The Last But Not Least

As it’s been mentioned more than once, tenants rights may slightly differ from state to state. Given this, we suggest you look for local landlord-tenant laws and make sure your landlord is not being unfair to you. As our experience confirms, a failure to know your rights is one of the most common and costly mistakes tenants make. So you’d better be in the know.

Here at Rentberry, we believe that education empowers. That’s why a part of our team is fully dedicated to creating useful materials you can benefit from for free. And we’re always happy to see you coming back for another portion of valuable insights.

16 Comments

  1. I have been living in my apartment for 2 years and I received a letter to renew my lease by sept 1. Prior to September 1st I was sent a 60 day to vacate. Does California law allow them to renig on the renewal letter?

    • Hello Denise,

      Thank you for your question. These two documents do contradict one another, so the best thing you can do is to discuss the issue with your landlord or property manager. However, keep in mind that if your lease had been officially renewed and the document had taken effect before you received a letter to vacate, then your landlord should have a legal reason to terminate your lease.

  2. My landlords girlfriend has a major drinking problem and has been arrested at least 20 times in the2 years I have lived here, he always says she not coming back, I kid you not she did 6 months in prison and first day back she got drunk attacked my roommate from behind. If I decide to move out is there anyway I can justify not paying rent for a month, in fact she is in jail now, and her next court date is Oct. 4th. He allows her back every time, he was sitting there when attacked the roommate and didn’t do anything. I have been putting off this situation but enoughs enough. By the way she is 37 and my landlord is 65. I can not wait to hear our options. I appreciate it.

    • Hello Steven,

      I’m sorry that you are forced to deal with such a problem.

      According to the Tenant-Landlord Law, tenants have the right to break a lease and move out earlier if any of the following takes place: domestic violence, sexual assault, stalking, human trafficking, elder abuse or dependent adult abuse.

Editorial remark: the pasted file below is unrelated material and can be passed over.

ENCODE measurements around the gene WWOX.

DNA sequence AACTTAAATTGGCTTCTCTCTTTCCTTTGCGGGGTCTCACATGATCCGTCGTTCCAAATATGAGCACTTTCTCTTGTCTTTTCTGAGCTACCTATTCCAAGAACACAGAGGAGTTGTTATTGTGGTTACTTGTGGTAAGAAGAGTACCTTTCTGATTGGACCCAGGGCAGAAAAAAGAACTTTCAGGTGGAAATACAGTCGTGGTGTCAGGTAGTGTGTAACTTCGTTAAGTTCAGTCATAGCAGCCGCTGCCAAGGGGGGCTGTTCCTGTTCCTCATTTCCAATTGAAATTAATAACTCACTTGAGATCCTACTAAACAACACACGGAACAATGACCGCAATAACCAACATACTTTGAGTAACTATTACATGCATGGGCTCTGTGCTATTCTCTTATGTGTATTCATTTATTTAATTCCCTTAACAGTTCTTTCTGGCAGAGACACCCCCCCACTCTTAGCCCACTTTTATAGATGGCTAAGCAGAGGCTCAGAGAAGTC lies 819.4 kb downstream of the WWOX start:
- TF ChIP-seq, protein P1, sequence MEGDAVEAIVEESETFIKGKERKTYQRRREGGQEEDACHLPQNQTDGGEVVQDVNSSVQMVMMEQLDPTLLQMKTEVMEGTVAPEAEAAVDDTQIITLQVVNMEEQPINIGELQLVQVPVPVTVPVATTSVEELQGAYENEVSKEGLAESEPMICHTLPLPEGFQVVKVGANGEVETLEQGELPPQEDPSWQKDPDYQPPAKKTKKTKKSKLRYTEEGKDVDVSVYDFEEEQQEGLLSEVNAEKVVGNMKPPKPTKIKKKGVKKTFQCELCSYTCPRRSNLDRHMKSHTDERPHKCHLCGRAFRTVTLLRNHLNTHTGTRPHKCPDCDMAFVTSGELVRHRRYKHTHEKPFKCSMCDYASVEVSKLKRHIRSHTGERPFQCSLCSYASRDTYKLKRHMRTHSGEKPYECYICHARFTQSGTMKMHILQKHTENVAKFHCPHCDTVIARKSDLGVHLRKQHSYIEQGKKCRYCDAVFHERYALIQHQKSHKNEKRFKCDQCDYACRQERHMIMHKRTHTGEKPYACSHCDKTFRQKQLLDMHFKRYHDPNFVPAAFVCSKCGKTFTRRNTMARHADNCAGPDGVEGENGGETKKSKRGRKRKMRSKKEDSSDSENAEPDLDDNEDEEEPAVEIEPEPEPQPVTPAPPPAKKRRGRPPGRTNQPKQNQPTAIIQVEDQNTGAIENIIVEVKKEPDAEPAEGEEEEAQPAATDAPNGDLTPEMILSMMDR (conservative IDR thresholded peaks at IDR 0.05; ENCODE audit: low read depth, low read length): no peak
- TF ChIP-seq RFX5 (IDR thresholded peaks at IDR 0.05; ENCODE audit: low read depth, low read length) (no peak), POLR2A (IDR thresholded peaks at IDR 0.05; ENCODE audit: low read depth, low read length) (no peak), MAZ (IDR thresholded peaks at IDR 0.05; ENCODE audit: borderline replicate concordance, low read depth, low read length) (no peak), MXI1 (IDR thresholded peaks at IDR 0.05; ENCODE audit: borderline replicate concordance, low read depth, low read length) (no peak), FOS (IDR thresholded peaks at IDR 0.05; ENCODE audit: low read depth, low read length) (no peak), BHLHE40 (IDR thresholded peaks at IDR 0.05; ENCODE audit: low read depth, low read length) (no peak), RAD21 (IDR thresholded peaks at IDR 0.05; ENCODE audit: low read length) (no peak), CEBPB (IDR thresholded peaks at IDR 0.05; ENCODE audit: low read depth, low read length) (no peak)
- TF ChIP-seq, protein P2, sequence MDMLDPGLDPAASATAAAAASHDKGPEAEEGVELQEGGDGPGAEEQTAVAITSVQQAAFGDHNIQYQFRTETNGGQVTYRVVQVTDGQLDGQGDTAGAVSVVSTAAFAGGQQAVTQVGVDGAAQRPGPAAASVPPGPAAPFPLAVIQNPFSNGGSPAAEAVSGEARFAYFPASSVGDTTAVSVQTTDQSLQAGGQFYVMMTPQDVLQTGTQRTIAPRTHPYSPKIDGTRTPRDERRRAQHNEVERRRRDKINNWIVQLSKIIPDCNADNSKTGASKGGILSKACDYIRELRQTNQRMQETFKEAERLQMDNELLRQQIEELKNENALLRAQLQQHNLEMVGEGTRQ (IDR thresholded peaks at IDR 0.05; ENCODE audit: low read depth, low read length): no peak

If any of the above-mentioned situation is the case with you or your cotenant, and you have all necessary documentation (see the list of required documents here – http://www.civillawselfhelpcenter.org/self-help/evictions-housing/more-topics/206-tenants-right-to-terminate-lease-due-to-domestic-violence), it will be possible for you to move out and no longer be required to pay rent. However, you’ll still need to write a letter of notice before moving out (useful tips here – https://rentberry.com/blog/letter-of-notice-tips).

      If the situation that occurred to your roommate does not fall under any of the above-mentioned categories, you’d better talk to your landlord and try to negotiate the terms of lease termination in a peaceful way.

  3. Prior to my landlord signing the lease, I mailed them a letter to cancel the lease. It had been 2 months since our last correspondence when I asked them twice if everything was okay with the lease. It is now four months before I was scheduled to move in. They sent me a signed copy of the lease instead of complying with my request and proceeded to tell me that because it is now signed despite my request being prior to the date it was signed that it is now an active lease and I am expected to move in on my move in date. Are they allowed to do this?

    • Hello Jenna,

      I would recommend you contacting your lawyer and see if it’s possible to prove in court the fact of your cancelation letter being sent and delivered to him on time.